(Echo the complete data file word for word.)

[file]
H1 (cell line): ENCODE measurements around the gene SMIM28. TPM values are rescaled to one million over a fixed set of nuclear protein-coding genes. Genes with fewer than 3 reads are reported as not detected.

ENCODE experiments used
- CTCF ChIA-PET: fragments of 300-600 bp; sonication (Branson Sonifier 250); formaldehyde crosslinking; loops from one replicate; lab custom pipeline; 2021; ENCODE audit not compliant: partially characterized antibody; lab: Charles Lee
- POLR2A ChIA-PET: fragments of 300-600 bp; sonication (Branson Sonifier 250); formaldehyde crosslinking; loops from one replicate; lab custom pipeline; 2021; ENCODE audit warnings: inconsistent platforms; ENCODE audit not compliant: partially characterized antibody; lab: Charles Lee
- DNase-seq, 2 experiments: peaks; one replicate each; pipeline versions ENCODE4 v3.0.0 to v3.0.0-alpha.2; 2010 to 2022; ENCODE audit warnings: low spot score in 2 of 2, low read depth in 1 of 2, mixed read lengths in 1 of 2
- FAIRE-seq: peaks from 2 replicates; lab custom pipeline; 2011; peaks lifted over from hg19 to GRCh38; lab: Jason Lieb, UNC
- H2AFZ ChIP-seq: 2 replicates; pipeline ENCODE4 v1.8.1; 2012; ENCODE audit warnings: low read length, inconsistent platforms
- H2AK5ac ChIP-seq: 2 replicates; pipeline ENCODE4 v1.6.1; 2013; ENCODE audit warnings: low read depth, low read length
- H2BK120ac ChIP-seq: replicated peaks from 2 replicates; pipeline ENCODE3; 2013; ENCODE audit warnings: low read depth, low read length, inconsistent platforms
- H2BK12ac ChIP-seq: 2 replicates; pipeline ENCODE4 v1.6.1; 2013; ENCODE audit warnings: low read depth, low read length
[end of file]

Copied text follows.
H1 (cell line): ENCODE measurements around the gene SMIM28. TPM values are rescaled to one million over a fixed set of nuclear protein-coding genes. Genes with fewer than 3 reads are reported as not detected.

ENCODE experiments used
- CTCF ChIA-PET: fragments of 300-600 bp; sonication (Branson Sonifier 250); formaldehyde crosslinking; loops from one replicate; lab custom pipeline; 2021; ENCODE audit not compliant: partially characterized antibody; lab: Charles Lee
- POLR2A ChIA-PET: fragments of 300-600 bp; sonication (Branson Sonifier 250); formaldehyde crosslinking; loops from one replicate; lab custom pipeline; 2021; ENCODE audit warnings: inconsistent platforms; ENCODE audit not compliant: partially characterized antibody; lab: Charles Lee
- DNase-seq, 2 experiments: peaks; one replicate each; pipeline versions ENCODE4 v3.0.0 to v3.0.0-alpha.2; 2010 to 2022; ENCODE audit warnings: low spot score in 2 of 2, low read depth in 1 of 2, mixed read lengths in 1 of 2
- FAIRE-seq: peaks from 2 replicates; lab custom pipeline; 2011; peaks lifted over from hg19 to GRCh38; lab: Jason Lieb, UNC
- H2AFZ ChIP-seq: 2 replicates; pipeline ENCODE4 v1.8.1; 2012; ENCODE audit warnings: low read length, inconsistent platforms
- H2AK5ac ChIP-seq: 2 replicates; pipeline ENCODE4 v1.6.1; 2013; ENCODE audit warnings: low read depth, low read length
- H2BK120ac ChIP-seq: replicated peaks from 2 replicates; pipeline ENCODE3; 2013; ENCODE audit warnings: low read depth, low read length, inconsistent platforms
- H2BK12ac ChIP-seq: 2 replicates; pipeline ENCODE4 v1.6.1; 2013; ENCODE audit warnings: low read depth, low read length